Brain-Eating Infections: How To Stay Safe
What is brain eating amoeba? What are the infection symptoms?
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Free-living amebae (FLA) are tiny creatures that can cause rare but serious infections in humans. Now officials are allowing the use of an experimental medication in an attempt to quickly manage difficult-to-treat FLA infections.
Naegleria fowleri is found in hot springs and warm freshwater, most often in the Southeastern United States. The amoeba enters the body through the nose and travels to the brain. There is no danger of infection from drinking contaminated water, according to the CDC.
“This infection is one of the most severe infections that we know of,” Dr. Dirk Haselow of the Arkansas Department of Health told CNN affiliate WMC about Kali’s case. “Ninety-nine percent of people who get it die.”
What are the symptoms?
The first symptoms of primary amoebic meningoencephalitis appear one to seven days after infection, including headache, fever, nausea, vomiting and a stiff neck, according to the Centers for Disease Control and Prevention.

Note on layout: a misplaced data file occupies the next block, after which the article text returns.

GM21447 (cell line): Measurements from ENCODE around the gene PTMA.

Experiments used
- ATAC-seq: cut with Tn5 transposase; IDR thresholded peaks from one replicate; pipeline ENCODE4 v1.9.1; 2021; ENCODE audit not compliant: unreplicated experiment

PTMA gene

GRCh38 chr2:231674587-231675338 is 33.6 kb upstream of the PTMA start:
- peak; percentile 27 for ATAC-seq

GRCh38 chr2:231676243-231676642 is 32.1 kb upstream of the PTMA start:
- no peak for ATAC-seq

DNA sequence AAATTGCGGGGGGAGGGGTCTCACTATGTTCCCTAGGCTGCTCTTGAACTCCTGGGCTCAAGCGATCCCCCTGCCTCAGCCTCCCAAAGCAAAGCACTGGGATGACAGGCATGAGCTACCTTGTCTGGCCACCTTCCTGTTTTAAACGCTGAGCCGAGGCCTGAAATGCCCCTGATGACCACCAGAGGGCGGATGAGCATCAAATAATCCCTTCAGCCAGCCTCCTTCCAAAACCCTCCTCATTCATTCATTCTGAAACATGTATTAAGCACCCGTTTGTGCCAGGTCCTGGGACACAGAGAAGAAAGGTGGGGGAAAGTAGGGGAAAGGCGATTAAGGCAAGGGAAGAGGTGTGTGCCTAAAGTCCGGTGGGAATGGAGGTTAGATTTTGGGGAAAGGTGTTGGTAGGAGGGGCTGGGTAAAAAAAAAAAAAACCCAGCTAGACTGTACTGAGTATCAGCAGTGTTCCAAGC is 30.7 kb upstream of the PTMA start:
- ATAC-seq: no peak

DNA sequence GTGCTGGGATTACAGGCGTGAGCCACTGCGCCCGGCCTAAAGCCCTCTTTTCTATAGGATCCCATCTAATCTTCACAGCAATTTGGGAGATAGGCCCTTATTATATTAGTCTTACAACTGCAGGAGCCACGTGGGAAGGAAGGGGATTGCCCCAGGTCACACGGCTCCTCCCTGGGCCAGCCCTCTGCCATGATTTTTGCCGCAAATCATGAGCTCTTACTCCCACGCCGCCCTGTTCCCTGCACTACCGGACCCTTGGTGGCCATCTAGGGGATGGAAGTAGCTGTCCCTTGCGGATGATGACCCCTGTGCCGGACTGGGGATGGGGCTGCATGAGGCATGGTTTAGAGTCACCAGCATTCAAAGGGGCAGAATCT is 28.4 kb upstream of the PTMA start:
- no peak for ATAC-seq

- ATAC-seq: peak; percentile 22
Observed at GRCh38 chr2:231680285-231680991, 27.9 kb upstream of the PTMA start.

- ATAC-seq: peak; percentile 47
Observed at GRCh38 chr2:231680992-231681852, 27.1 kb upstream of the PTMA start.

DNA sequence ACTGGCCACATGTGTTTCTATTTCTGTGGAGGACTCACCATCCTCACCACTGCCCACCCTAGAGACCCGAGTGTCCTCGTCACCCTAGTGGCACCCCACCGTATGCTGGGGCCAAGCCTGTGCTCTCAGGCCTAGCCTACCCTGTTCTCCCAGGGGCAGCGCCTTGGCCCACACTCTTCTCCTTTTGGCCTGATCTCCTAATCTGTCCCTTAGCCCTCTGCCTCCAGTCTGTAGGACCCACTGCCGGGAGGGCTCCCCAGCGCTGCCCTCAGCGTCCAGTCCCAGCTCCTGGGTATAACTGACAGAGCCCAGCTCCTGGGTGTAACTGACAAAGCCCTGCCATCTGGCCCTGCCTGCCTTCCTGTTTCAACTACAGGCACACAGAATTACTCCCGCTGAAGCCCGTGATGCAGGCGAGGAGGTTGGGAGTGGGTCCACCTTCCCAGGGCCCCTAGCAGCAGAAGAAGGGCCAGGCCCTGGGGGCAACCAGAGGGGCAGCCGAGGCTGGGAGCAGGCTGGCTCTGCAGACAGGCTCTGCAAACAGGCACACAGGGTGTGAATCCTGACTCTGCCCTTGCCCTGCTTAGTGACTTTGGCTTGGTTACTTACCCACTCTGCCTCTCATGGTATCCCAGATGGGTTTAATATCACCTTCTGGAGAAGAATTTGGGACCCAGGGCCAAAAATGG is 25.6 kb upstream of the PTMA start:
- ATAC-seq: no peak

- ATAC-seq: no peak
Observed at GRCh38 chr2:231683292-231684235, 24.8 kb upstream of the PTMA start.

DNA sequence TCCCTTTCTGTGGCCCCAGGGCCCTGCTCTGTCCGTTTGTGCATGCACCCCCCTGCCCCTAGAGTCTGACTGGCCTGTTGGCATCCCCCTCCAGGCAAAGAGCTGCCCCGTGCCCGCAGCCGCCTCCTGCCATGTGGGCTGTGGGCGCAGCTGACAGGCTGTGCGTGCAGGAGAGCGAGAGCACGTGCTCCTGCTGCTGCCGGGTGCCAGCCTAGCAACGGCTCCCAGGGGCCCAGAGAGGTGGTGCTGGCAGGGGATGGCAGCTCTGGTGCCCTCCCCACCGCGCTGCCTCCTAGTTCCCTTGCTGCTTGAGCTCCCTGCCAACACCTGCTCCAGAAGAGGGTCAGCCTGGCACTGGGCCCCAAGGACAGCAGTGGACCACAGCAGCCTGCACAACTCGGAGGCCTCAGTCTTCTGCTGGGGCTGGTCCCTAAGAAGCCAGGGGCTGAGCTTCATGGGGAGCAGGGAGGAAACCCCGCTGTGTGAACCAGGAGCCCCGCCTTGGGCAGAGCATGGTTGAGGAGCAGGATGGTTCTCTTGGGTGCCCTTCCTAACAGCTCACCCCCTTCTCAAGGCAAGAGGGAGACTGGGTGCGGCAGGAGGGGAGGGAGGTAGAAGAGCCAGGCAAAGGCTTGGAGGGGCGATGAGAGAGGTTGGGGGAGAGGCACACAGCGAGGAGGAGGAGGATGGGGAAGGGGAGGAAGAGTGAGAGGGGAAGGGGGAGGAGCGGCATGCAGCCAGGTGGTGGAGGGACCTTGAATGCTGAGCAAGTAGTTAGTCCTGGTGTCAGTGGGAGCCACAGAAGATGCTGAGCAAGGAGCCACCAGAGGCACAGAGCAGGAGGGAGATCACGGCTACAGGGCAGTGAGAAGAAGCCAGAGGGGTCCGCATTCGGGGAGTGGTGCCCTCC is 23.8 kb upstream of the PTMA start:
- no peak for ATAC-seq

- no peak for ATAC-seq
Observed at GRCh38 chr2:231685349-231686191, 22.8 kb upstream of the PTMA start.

“Later symptoms include confusion, lack of attention to people and surroundings, loss of balance, seizures and hallucinations,” the agency website says. “After the start of symptoms, the disease progresses rapidly and usually causes death within one to 12 days.”
Infections from these single-celled living organisms often end in death, leading the Centers for Disease Control and Prevention (CDC) to announce a new policy aimed at treating these infections.
The CDC announced it is working with the US Food and Drug Administration (FDA) to make an investigational new medication available to patients coping with FLA infections.
How can I protect myself?
According to the CDC, Naegleria fowleri is usually spread when contaminated freshwater enters the body through the nose (like when swimming in a lake or river).
Another FLA, Balamuthia mandrillaris, is thought to cause infections in humans when contaminated soil is breathed in or enters the body through cuts on the skin.
Yet another FLA, caused acanthamoeba, can infect the eyes, skin and central nervous system after being spread through cuts on the skin, inhalation or contact lens use. This FLA is found worldwide in water and soil. Interestingly, most people will be exposed to Acanthamoeba at some point, but very few will become ill from it.
One of the most important steps you can take to help avoid infection is to wash your hands carefully before touching your eyes or contact lenses.